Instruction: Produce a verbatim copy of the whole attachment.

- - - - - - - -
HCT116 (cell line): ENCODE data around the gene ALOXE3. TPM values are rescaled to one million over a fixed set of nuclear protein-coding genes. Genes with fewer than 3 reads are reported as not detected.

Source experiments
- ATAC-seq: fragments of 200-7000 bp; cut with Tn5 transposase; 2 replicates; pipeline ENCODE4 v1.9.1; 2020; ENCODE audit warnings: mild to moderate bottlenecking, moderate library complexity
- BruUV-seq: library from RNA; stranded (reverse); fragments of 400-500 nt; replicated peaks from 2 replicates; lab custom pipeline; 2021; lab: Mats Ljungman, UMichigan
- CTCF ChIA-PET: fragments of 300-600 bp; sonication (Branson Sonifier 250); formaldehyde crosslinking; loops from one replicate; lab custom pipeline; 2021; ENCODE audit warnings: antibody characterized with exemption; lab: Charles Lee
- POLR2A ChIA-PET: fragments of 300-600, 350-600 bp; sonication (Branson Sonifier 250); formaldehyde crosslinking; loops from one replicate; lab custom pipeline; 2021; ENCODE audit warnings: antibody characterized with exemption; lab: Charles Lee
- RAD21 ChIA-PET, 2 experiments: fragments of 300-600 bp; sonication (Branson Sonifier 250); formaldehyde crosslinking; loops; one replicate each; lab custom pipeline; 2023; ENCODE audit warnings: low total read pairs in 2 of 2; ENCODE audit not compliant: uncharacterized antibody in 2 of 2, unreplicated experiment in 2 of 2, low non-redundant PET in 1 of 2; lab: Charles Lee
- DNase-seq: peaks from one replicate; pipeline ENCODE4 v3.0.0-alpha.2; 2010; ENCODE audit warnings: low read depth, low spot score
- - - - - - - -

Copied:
HCT116 (cell line): ENCODE data around the gene ALOXE3. TPM values are rescaled to one million over a fixed set of nuclear protein-coding genes. Genes with fewer than 3 reads are reported as not detected.

Source experiments
- ATAC-seq: fragments of 200-7000 bp; cut with Tn5 transposase; 2 replicates; pipeline ENCODE4 v1.9.1; 2020; ENCODE audit warnings: mild to moderate bottlenecking, moderate library complexity
- BruUV-seq: library from RNA; stranded (reverse); fragments of 400-500 nt; replicated peaks from 2 replicates; lab custom pipeline; 2021; lab: Mats Ljungman, UMichigan
- CTCF ChIA-PET: fragments of 300-600 bp; sonication (Branson Sonifier 250); formaldehyde crosslinking; loops from one replicate; lab custom pipeline; 2021; ENCODE audit warnings: antibody characterized with exemption; lab: Charles Lee
- POLR2A ChIA-PET: fragments of 300-600, 350-600 bp; sonication (Branson Sonifier 250); formaldehyde crosslinking; loops from one replicate; lab custom pipeline; 2021; ENCODE audit warnings: antibody characterized with exemption; lab: Charles Lee
- RAD21 ChIA-PET, 2 experiments: fragments of 300-600 bp; sonication (Branson Sonifier 250); formaldehyde crosslinking; loops; one replicate each; lab custom pipeline; 2023; ENCODE audit warnings: low total read pairs in 2 of 2; ENCODE audit not compliant: uncharacterized antibody in 2 of 2, unreplicated experiment in 2 of 2, low non-redundant PET in 1 of 2; lab: Charles Lee
- DNase-seq: peaks from one replicate; pipeline ENCODE4 v3.0.0-alpha.2; 2010; ENCODE audit warnings: low read depth, low spot score